What Is Itchy Skin At Night?

  • Heeral PatelBachelor of Science - BSc, Biomedical Sciences, Cardiff University / Prifysgol Caerdydd

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Itchy skin, medically known as Pruritus, is common in many dermatological conditions and can become more prevalent at night. The presence of itchy skin at night can be disruptive to a good night's sleep. 

The skin can be especially itchy at night for many people who suffer from chronic itching. This could be due to additional heat in bed that triggers pre-existing dermatological conditions such as psoriasis, dermatitis, and eczema. Additionally, itchy skin can be a symptom of an underlying health condition such as diabetes, anaemia, and kidney disease.

Continue reading to learn more about how to prevent itchy skin, what conditions can cause itchy skin at night, and individuals at higher risk of this disruptive symptom.

Overview

Itchy skin at night, medically known as nocturnal Pruritus, affects most people at some stage in their lives. 80% of patients with an existing skin condition have symptoms of itching.¹ However, chronic pruritus can be disruptive, and to this date, the exact mechanisms for this condition are unknown.¹ 

Chronic itchiness is present in many dermatological conditions, such as eczema, and can become more prevalent at night disrupting a good night's sleep.² The skin can be especially itchy at night for people with dry skin as the body tends to lose water while you sleep. The increased itchiness can also be due to additional heat in bed that triggers pre-existing dermatological conditions, i.e., psoriasis, dermatitis, and eczema. Additionally, itchy skin at night can be a symptom of an underlying health condition such as diabetes, anaemia, or kidney disease.³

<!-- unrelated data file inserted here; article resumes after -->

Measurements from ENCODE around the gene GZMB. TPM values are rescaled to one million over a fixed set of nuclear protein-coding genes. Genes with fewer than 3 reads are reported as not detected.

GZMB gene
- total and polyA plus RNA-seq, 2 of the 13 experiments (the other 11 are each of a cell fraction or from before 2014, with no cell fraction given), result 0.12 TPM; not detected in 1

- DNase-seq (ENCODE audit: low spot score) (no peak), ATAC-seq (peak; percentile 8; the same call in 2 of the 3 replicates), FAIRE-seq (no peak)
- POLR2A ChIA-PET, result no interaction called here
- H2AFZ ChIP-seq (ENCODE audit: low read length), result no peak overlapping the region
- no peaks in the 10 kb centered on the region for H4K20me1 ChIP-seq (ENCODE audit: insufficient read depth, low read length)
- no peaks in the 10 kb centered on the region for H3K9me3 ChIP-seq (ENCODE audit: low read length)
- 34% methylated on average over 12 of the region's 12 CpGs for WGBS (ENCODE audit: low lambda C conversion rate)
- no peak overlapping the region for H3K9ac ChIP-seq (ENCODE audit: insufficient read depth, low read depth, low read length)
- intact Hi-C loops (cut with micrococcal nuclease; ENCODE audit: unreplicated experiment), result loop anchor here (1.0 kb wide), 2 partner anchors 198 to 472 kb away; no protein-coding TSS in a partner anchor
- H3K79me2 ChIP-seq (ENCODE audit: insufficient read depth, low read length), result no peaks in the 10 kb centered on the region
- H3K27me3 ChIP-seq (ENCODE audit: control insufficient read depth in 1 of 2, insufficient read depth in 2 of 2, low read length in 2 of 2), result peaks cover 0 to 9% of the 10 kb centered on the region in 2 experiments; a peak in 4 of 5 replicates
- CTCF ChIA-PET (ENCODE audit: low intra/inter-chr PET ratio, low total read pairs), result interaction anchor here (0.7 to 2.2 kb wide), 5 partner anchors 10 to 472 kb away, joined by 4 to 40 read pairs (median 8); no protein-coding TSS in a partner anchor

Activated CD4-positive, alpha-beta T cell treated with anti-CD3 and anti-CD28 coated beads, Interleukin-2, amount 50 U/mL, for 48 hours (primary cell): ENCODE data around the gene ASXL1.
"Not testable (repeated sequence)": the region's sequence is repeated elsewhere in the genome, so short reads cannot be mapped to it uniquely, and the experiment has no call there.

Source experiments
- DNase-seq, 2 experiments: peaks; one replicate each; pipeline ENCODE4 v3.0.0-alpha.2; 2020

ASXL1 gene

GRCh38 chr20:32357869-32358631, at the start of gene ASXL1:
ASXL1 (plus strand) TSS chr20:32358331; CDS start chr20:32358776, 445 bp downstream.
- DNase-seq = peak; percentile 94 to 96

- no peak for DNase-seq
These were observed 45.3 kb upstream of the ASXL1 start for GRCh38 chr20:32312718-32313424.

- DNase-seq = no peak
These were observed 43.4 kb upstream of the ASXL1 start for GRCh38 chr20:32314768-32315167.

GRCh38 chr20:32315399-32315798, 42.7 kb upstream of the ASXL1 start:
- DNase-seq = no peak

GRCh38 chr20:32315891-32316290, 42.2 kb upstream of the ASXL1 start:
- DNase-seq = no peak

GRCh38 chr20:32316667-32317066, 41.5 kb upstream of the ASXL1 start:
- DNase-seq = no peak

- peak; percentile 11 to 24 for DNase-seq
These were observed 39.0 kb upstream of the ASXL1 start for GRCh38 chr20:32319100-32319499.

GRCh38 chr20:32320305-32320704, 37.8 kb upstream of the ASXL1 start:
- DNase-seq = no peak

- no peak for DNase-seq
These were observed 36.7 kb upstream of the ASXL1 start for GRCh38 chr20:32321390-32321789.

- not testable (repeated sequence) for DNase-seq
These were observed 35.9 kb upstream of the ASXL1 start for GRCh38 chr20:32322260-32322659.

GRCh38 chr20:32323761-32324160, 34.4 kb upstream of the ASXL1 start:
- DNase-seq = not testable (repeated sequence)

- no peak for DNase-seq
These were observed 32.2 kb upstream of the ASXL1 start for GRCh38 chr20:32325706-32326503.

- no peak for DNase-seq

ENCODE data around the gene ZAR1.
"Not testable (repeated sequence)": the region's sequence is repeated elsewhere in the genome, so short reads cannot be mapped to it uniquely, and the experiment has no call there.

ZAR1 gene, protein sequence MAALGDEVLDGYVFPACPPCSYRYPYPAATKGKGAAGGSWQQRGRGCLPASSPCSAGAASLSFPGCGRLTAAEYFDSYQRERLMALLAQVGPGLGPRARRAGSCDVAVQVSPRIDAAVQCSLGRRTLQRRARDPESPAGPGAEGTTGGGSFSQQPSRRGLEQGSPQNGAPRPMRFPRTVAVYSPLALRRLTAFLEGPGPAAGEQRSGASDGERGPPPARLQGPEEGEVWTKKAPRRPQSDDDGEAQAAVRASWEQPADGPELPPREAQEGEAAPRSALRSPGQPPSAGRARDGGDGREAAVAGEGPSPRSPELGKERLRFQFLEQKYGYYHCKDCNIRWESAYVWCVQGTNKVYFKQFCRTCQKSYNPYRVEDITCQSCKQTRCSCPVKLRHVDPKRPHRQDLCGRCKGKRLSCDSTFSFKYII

Continue reading to learn more about how to prevent itchy skin, signs and symptoms, and individuals at higher risk of developing itchy skin at night. 

Causes of itchy skin at night

A combination of factors can cause itchy skin at night; therefore, pin pinpointing the exact cause can be difficult. From dry skin to bed bugs, a range of factors can cause pruritus, and in some cases, there could be more than one cause.² 

Patients with existing dermatological conditions such as psoriasis are more likely to develop pruritus. Itchy skin can affect anyone and can be a difficult symptom to manage. Individuals may have an insurmountable urge to scratch the itch. However, this should be avoided at all costs, as scratching itches can result in a break in the skin, increasing the chances of skin infection and irritation.⁴,⁵

In some patients, it may be one or more factors that cause nocturnal pruritus. Medical conditions associated with night-time itching include eczema, allergic reactions, diabetes, and bed bugs. Bed bugs are tiny pests that can wriggle their way into the clothing and bed sheets, coming out at night to feed on the dead skin. This is just another possible cause of the night-time itch.⁶ However, before you begin to wash all your clothes on a hygiene wash, there are many other possibilities of having a reaction to your bed sheets, such as having an allergy to one of the chemicals in the detergent you use.